On March 24, 1989, the Exxon Valdez oil tanker ran aground along the Bligh Reef, spilling an estimated 260,000 to 750,000 barrels of crude oil from the Prudhoe Bay oil field into the Prince William Sound–enough to fill 125 Olymplic sized swimming pools. The spill, the largest up until 2010’s Deepwater Horizon spill, is one of the most devastating man-made environmental disasters. In part due to the Prince William Sound’s natural geography, and in part due to Exxon’s inadequate response to the spill, response teams had difficulty containing the oil and accessing the necessary booms and skimmers. As a result, oil contaminated 1,300 miles of Alaskan coastline and 11,000 square miles of ocean, destroying salmon, herring, sea otter, seal, and seabird habitat and causing the death of untold numbers of salmon and herring and as many as 2,800 sea otters, 300 seals, 250,000 seabirds, 247 bald eagles, and 22 orcas. Despite assistance from more than 11,000 Alaskans, estimates indicate that only 10% of the oil was recovered and more than 26,000 gallons of oil remain in the Sound’s sand and sediment. Even twenty years after the spill, researchers from the University of North Carolina estimated that the spill’s effects on Arctic shoreline habitat would be felt for as many as thirty years.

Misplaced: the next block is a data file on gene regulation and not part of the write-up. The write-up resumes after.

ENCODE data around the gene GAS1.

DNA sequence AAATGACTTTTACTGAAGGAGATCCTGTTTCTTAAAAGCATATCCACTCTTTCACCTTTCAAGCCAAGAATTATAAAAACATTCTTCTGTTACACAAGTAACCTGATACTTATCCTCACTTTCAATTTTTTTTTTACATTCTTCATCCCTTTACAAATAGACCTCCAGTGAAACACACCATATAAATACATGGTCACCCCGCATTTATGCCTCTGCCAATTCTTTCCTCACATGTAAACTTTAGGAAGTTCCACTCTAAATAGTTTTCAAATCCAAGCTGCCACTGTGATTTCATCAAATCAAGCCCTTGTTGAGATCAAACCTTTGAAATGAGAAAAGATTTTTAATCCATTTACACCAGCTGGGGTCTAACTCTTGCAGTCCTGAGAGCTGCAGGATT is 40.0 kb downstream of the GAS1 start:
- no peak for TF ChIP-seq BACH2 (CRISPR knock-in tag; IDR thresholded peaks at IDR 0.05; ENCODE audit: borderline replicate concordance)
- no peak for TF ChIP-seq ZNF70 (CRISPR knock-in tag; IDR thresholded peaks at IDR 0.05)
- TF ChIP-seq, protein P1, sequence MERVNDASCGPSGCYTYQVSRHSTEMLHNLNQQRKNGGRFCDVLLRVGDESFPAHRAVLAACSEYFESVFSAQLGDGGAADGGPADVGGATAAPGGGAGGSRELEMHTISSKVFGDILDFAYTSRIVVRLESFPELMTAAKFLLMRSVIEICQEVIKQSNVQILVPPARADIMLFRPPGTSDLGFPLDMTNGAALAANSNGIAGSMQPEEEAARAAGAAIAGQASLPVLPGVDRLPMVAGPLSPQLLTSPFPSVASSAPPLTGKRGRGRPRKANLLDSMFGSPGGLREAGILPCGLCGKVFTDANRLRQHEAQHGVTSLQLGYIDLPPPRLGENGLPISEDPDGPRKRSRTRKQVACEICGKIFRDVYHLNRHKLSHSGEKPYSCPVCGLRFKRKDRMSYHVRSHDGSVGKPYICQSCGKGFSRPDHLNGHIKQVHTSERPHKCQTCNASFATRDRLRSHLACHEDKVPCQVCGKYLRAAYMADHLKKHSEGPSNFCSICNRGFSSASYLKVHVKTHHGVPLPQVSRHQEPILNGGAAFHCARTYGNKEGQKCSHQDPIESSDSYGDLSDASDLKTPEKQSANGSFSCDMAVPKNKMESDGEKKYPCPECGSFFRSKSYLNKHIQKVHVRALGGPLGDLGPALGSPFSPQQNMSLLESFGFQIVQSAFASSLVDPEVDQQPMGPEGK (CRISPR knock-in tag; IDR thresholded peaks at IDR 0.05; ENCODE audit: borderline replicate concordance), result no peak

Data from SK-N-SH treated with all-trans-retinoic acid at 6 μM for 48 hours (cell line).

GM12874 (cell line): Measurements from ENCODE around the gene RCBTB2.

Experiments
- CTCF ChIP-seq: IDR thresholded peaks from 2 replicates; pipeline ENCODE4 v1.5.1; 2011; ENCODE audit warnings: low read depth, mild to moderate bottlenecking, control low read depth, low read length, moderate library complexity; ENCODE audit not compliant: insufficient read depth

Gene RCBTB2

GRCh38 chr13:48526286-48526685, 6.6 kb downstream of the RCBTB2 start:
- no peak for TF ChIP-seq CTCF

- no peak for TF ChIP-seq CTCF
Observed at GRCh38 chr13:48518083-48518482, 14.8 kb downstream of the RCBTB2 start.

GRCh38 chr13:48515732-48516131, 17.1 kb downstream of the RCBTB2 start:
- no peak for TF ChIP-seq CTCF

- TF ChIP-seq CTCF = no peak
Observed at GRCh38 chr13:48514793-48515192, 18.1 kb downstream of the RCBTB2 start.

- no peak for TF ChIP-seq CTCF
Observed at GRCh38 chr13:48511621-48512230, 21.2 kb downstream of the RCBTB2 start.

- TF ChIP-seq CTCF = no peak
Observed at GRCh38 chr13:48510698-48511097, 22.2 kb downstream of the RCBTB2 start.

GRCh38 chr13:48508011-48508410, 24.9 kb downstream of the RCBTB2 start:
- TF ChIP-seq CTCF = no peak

Numerous law suits followed the spill. In Baker v. Exxon, a jury awarded $287 million for actual damages and $5 billion for punitive damages, although the U.S. Supreme Court later limited actual damages to $250 million and punitive damages to $2.5 billion. Exxon also settled with seafood producers, the Seattle Seven, for $63.75 million in damages.
Also in response to the spill, Alaska issued an executive order requiring tugboats to escort oil tankers from Valdez through the Sound and issued regulations requiring contingency plans in the event of a spill. On the federal level, Congress passed the Oil Pollution Act of 1990. The Act expanded the government’s ability and provided money and resources necessary to prevent and respond to oil spills and created the national Oil Spill Liability Trust Fund, and established requirements for government and industry contingency planning, known as the National Oil and Hazardous Substances Pollution Contingency Plan (NCP). The Act also increased penalties for regulatory noncompliance and preserved State authority to establish law governing oil spill prevention and response and set a schedule for the gradual phasing-in of double-hulled oil tankers, designed to reduce the flow of oil from breached tankers.
One aspect of the spill that has not received much attention is the impacts on public health. For the thousands of clean-up workers, the effects of exposure are largely unknown. None of the state or federal responses have dealt with the need for baseline data on public health after an oil spill, which makes it impossible to assess causation. These failures in emergency response include inadequate and outdated monitoring equipment to measure levels of exposure, regional disparities in monitoring capabilities, regulatory discrepancies, inefficient data management, and inadequate public communication and outreach. Evidence of these failures can be seen in more recent disasters, including the Deepwater Horizon spill and the chemical spill in West Virginia. They have resulted in repeated instances of missing or incomplete data and reflect the need for new regulations and policies at both the Environmental Protection Agency (EPA) and the Occupational Safety and Health Administration (OSHA).